“After 27 years of marriage the accused abandoned his wife when she turned 60 years old, the age at which women obtain retirement benefits, being excluded from the labour market,” Judge Famá’s ruling stated. “The economic dependence of wives on their husbands is one of the central mechanisms through which women are subordinated in society.”

The Argentinian couple separated in 2009, and divorced two years later. Since then, the woman has experienced financial difficulties due to her inability to find a job and receiving meager retirement benefits, while her husband reportedly “lived a good life”.

“This verdict is very novel because it acknowledges that what we do in our homes is a job, care tasks are a job because they involve time, effort and skills,” Lucia Martelotte, deputy executive director of the Latin American Justice and Gender Team, said. “But this goes unseen and women do not get a salary for that.”

Judge Famá described the compensation amount as “a reasonable sum in order to balance the disparate economic situations of the spouses”. She added that the woman’s degree in economics and the age at which her husband decided to leave her were also taken into consideration.

Lawyers in Argentina have called the verdict “very novel and the amount awarded to the plaintiff “unprecedented”.

OECD data shows that women do more unpaid work at home than men in all 10 of the most developed countries in the world…

The Incredible Story of a 12-Year-Old Boy Who Founded His Own School

At just 12-years-old, Leonardo Nicanor Quinteros is still in secondary school, but he already runs his own free private school to help other children, and even some adults, with their studies.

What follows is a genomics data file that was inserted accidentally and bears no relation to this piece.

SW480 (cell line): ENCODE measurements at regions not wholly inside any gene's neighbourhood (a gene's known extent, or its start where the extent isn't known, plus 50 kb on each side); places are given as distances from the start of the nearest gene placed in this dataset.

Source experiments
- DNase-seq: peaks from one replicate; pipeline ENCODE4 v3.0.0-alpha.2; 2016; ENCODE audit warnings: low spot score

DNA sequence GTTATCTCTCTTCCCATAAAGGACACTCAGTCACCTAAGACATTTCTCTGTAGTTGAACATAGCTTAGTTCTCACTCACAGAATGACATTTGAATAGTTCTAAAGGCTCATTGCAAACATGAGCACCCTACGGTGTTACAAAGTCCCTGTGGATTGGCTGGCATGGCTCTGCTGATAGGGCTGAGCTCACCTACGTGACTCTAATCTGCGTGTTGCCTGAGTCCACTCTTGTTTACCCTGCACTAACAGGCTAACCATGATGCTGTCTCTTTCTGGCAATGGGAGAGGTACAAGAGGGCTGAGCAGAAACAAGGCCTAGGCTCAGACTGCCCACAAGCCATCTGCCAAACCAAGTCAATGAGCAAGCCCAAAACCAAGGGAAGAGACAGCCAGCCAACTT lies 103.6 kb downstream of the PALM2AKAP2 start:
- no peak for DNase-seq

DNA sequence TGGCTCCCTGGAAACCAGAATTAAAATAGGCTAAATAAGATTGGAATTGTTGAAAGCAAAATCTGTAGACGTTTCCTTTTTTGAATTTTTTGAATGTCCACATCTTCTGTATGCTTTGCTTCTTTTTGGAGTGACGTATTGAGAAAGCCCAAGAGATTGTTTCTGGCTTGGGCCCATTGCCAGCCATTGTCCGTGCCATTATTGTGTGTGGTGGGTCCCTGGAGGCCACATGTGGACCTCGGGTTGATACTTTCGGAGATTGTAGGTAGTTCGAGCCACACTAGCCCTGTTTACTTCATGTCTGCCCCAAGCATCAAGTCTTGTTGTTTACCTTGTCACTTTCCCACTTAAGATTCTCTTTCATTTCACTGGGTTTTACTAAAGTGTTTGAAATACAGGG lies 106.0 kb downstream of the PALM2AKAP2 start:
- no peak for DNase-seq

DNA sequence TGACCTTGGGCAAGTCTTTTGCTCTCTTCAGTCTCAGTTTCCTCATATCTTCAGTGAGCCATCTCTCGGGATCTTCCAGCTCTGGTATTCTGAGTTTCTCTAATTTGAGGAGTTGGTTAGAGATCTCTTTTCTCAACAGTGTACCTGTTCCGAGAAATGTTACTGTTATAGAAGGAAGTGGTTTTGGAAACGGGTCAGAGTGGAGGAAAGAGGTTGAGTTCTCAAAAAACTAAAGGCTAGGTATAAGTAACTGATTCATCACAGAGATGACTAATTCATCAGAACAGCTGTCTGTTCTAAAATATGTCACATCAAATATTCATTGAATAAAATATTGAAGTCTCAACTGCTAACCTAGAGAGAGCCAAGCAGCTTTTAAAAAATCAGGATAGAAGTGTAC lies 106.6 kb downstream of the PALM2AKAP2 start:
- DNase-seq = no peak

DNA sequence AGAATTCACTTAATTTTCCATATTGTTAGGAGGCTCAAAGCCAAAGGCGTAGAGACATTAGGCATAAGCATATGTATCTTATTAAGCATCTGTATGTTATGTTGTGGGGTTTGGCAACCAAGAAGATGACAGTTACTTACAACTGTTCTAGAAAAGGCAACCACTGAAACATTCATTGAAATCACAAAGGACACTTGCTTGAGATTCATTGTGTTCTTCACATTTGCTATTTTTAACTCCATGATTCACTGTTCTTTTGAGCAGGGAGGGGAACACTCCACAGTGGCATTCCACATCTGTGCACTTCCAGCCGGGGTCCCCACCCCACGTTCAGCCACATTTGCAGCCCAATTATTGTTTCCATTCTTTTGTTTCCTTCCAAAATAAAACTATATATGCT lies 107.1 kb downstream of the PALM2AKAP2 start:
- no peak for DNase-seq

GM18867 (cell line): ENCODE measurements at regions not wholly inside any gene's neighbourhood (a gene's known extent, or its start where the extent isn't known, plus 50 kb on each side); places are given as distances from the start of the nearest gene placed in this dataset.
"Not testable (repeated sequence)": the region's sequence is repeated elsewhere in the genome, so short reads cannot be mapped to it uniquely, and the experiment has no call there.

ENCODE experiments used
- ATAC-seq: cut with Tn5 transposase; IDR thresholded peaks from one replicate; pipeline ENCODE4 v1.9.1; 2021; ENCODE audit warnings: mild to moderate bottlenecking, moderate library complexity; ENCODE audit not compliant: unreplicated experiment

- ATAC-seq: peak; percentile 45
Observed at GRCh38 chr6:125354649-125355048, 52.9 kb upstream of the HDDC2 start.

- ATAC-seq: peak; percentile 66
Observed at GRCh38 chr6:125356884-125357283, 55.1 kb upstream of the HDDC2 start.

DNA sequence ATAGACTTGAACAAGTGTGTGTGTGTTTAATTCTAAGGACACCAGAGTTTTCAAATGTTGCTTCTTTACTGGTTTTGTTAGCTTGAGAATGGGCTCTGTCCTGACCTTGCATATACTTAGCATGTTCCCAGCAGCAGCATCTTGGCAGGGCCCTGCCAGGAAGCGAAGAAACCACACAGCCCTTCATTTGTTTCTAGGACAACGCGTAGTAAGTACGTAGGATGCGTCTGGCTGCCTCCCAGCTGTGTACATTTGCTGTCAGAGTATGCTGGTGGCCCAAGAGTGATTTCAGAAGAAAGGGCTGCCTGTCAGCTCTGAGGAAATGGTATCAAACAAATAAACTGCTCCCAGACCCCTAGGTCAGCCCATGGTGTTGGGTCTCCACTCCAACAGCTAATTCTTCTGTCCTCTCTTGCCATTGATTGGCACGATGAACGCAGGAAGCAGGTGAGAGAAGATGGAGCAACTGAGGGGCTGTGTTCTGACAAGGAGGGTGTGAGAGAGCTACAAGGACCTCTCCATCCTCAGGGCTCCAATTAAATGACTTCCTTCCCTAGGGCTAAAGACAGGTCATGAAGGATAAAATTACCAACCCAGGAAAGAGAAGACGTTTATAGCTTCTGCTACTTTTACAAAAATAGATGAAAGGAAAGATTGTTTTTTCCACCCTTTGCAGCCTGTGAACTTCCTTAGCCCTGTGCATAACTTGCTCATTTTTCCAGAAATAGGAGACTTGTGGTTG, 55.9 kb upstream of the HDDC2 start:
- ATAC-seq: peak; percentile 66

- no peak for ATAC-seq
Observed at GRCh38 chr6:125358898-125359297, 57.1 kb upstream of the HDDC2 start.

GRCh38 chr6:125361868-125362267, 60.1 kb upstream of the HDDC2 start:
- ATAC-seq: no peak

Leonardo loves to study, but he also wants to transfer his passion for education to his peers. After seeing some of his colleagues struggling to keep up at school, and other children spending too much time playing on the streets and completely neglecting their studies, he decided to do something about it. Last year, he told his grandmother, Ramona, that he wanted to operate his own school and asked her to help him build it next to her house, in the Argentinian town of Las Piedritas, near San Juan. She obliged, and today’s Nico’s free private school caters to nearly 40 young students. The 12-year-old acts both as teacher and principal and is proud that his initiative has already made a big difference for many of the children attending there.

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The Swiss Man Who Built a UFO Landing Port in Argentina Because Aliens Told Him to

This is the story of Werner Jaisli, a Swiss man who in 2008 started building a giant, star-shaped ‘ovniport’ – a UFO landing spot – in an Argentinian desert, because aliens telepathically ordered him to.

It’s not clear exactly when Werner Jaisli arrived in Cachi, a small town in the Argentinian province of Salta, but it’s not hard to figure out what drew him to this place. The deserts of Salta have become famous among UFO enthusiasts around the globe, after several sightings of unidentified flying objects and other unexplained phenomena were reported in the area over the last few decades. On the night of November 24, 2008, Jaisli himself was allegedly contacted by aliens who gave him specific instructions on how to build a UFO landing port, aka ‘ovniport’.